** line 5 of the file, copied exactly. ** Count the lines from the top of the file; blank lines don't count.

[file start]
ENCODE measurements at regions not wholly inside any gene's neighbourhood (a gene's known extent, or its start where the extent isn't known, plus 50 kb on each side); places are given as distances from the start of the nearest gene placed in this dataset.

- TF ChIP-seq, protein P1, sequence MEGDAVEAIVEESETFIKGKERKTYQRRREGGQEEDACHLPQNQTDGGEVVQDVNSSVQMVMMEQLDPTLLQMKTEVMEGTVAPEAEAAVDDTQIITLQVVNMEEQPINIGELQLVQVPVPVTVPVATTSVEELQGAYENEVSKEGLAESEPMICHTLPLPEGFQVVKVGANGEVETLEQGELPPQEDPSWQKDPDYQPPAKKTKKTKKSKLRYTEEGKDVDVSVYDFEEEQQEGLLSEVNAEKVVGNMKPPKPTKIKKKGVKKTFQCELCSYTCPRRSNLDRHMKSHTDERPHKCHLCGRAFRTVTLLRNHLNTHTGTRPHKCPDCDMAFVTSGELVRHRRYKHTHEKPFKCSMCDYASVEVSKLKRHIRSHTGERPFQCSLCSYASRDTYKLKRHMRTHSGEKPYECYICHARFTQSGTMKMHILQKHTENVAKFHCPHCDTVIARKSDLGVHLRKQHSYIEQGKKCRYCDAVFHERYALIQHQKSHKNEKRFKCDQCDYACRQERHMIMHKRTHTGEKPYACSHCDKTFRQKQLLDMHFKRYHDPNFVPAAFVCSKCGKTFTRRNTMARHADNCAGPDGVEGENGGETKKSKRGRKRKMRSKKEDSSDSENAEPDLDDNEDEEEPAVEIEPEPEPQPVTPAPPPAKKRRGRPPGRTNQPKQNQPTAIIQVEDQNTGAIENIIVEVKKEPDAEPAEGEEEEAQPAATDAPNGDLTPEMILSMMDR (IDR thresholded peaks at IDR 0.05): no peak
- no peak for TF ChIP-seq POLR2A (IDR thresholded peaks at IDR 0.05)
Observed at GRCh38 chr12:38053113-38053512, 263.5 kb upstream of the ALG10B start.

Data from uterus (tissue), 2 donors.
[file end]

Data from uterus (tissue), 2 donors.